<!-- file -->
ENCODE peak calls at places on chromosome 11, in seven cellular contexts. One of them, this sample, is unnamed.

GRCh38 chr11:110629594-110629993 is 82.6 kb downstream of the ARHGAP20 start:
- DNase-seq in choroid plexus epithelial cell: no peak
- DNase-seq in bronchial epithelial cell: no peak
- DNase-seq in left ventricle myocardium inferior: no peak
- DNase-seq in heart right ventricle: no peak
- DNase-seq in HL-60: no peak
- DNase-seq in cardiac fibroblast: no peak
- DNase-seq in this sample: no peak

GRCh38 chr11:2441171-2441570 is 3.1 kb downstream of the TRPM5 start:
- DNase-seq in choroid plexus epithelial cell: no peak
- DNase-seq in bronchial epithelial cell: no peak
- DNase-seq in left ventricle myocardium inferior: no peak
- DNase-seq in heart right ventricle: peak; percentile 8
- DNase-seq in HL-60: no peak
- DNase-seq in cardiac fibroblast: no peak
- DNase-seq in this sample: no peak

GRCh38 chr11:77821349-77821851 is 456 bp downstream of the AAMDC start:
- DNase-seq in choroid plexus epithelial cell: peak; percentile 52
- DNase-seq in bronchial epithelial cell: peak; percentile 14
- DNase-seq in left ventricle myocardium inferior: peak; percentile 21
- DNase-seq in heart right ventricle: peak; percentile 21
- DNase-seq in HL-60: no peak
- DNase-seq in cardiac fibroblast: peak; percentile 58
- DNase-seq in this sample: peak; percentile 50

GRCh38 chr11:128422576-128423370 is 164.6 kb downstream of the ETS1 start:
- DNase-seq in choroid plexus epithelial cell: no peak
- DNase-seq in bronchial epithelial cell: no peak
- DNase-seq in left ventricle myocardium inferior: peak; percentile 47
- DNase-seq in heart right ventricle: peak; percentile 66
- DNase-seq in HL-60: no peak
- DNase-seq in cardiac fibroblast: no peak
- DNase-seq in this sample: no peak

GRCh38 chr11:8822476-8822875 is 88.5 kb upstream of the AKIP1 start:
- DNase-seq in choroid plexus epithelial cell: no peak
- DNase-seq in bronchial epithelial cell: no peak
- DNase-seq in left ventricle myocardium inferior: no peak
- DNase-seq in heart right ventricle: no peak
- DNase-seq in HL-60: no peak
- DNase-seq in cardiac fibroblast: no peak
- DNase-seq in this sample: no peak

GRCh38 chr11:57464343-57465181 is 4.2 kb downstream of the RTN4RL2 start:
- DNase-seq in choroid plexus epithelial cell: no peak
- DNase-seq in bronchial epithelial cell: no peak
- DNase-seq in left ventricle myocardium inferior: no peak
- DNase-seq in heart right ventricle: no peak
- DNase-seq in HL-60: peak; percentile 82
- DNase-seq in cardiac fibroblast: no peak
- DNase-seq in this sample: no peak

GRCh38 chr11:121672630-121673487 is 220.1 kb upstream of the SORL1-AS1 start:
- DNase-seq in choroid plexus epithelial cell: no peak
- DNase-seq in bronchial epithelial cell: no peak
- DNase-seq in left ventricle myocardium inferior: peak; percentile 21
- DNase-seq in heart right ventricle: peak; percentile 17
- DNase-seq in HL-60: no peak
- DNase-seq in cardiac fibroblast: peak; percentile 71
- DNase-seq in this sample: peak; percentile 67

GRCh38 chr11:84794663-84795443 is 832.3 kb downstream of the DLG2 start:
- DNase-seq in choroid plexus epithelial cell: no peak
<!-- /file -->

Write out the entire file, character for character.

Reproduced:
ENCODE peak calls at places on chromosome 11, in seven cellular contexts. One of them, this sample, is unnamed.

GRCh38 chr11:110629594-110629993 is 82.6 kb downstream of the ARHGAP20 start:
- DNase-seq in choroid plexus epithelial cell: no peak
- DNase-seq in bronchial epithelial cell: no peak
- DNase-seq in left ventricle myocardium inferior: no peak
- DNase-seq in heart right ventricle: no peak
- DNase-seq in HL-60: no peak
- DNase-seq in cardiac fibroblast: no peak
- DNase-seq in this sample: no peak

GRCh38 chr11:2441171-2441570 is 3.1 kb downstream of the TRPM5 start:
- DNase-seq in choroid plexus epithelial cell: no peak
- DNase-seq in bronchial epithelial cell: no peak
- DNase-seq in left ventricle myocardium inferior: no peak
- DNase-seq in heart right ventricle: peak; percentile 8
- DNase-seq in HL-60: no peak
- DNase-seq in cardiac fibroblast: no peak
- DNase-seq in this sample: no peak

GRCh38 chr11:77821349-77821851 is 456 bp downstream of the AAMDC start:
- DNase-seq in choroid plexus epithelial cell: peak; percentile 52
- DNase-seq in bronchial epithelial cell: peak; percentile 14
- DNase-seq in left ventricle myocardium inferior: peak; percentile 21
- DNase-seq in heart right ventricle: peak; percentile 21
- DNase-seq in HL-60: no peak
- DNase-seq in cardiac fibroblast: peak; percentile 58
- DNase-seq in this sample: peak; percentile 50

GRCh38 chr11:128422576-128423370 is 164.6 kb downstream of the ETS1 start:
- DNase-seq in choroid plexus epithelial cell: no peak
- DNase-seq in bronchial epithelial cell: no peak
- DNase-seq in left ventricle myocardium inferior: peak; percentile 47
- DNase-seq in heart right ventricle: peak; percentile 66
- DNase-seq in HL-60: no peak
- DNase-seq in cardiac fibroblast: no peak
- DNase-seq in this sample: no peak

GRCh38 chr11:8822476-8822875 is 88.5 kb upstream of the AKIP1 start:
- DNase-seq in choroid plexus epithelial cell: no peak
- DNase-seq in bronchial epithelial cell: no peak
- DNase-seq in left ventricle myocardium inferior: no peak
- DNase-seq in heart right ventricle: no peak
- DNase-seq in HL-60: no peak
- DNase-seq in cardiac fibroblast: no peak
- DNase-seq in this sample: no peak

GRCh38 chr11:57464343-57465181 is 4.2 kb downstream of the RTN4RL2 start:
- DNase-seq in choroid plexus epithelial cell: no peak
- DNase-seq in bronchial epithelial cell: no peak
- DNase-seq in left ventricle myocardium inferior: no peak
- DNase-seq in heart right ventricle: no peak
- DNase-seq in HL-60: peak; percentile 82
- DNase-seq in cardiac fibroblast: no peak
- DNase-seq in this sample: no peak

GRCh38 chr11:121672630-121673487 is 220.1 kb upstream of the SORL1-AS1 start:
- DNase-seq in choroid plexus epithelial cell: no peak
- DNase-seq in bronchial epithelial cell: no peak
- DNase-seq in left ventricle myocardium inferior: peak; percentile 21
- DNase-seq in heart right ventricle: peak; percentile 17
- DNase-seq in HL-60: no peak
- DNase-seq in cardiac fibroblast: peak; percentile 71
- DNase-seq in this sample: peak; percentile 67

GRCh38 chr11:84794663-84795443 is 832.3 kb downstream of the DLG2 start:
- DNase-seq in choroid plexus epithelial cell: no peak